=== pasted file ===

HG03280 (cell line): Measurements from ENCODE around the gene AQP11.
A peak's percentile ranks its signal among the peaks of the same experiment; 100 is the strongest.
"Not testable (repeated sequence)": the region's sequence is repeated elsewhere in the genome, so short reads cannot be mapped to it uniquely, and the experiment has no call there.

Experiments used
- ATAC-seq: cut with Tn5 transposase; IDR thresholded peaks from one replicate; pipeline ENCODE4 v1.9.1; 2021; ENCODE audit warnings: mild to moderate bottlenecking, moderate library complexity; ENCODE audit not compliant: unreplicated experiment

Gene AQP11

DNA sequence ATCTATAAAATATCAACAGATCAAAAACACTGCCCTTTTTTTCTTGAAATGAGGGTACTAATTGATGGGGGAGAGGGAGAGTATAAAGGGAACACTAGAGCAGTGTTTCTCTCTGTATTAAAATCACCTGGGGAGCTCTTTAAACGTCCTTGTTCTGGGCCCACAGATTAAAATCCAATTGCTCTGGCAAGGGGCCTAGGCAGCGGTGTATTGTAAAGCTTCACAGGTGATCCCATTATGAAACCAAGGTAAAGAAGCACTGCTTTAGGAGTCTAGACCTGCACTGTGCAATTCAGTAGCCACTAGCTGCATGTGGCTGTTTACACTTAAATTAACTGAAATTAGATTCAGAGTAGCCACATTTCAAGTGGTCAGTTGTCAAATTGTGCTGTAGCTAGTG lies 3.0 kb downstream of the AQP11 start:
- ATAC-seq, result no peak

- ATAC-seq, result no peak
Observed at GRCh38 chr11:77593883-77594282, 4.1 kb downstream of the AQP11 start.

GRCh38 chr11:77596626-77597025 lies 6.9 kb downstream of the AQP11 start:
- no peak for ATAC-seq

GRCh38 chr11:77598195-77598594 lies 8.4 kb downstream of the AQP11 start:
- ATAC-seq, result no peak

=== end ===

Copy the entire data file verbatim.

HG03280 (cell line): Measurements from ENCODE around the gene AQP11.
A peak's percentile ranks its signal among the peaks of the same experiment; 100 is the strongest.
"Not testable (repeated sequence)": the region's sequence is repeated elsewhere in the genome, so short reads cannot be mapped to it uniquely, and the experiment has no call there.

Experiments used
- ATAC-seq: cut with Tn5 transposase; IDR thresholded peaks from one replicate; pipeline ENCODE4 v1.9.1; 2021; ENCODE audit warnings: mild to moderate bottlenecking, moderate library complexity; ENCODE audit not compliant: unreplicated experiment

Gene AQP11

DNA sequence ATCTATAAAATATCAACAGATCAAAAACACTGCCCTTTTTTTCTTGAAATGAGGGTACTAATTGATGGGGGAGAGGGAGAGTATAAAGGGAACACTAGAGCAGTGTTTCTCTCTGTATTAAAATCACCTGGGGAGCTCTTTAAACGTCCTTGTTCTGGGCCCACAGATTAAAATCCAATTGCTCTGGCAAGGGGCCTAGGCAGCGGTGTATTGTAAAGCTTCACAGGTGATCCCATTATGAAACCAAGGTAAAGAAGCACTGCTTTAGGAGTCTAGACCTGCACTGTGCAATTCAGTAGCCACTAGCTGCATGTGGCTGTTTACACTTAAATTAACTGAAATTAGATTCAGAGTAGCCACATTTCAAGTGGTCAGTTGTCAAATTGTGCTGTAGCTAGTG lies 3.0 kb downstream of the AQP11 start:
- ATAC-seq, result no peak

- ATAC-seq, result no peak
Observed at GRCh38 chr11:77593883-77594282, 4.1 kb downstream of the AQP11 start.

GRCh38 chr11:77596626-77597025 lies 6.9 kb downstream of the AQP11 start:
- no peak for ATAC-seq

GRCh38 chr11:77598195-77598594 lies 8.4 kb downstream of the AQP11 start:
- ATAC-seq, result no peak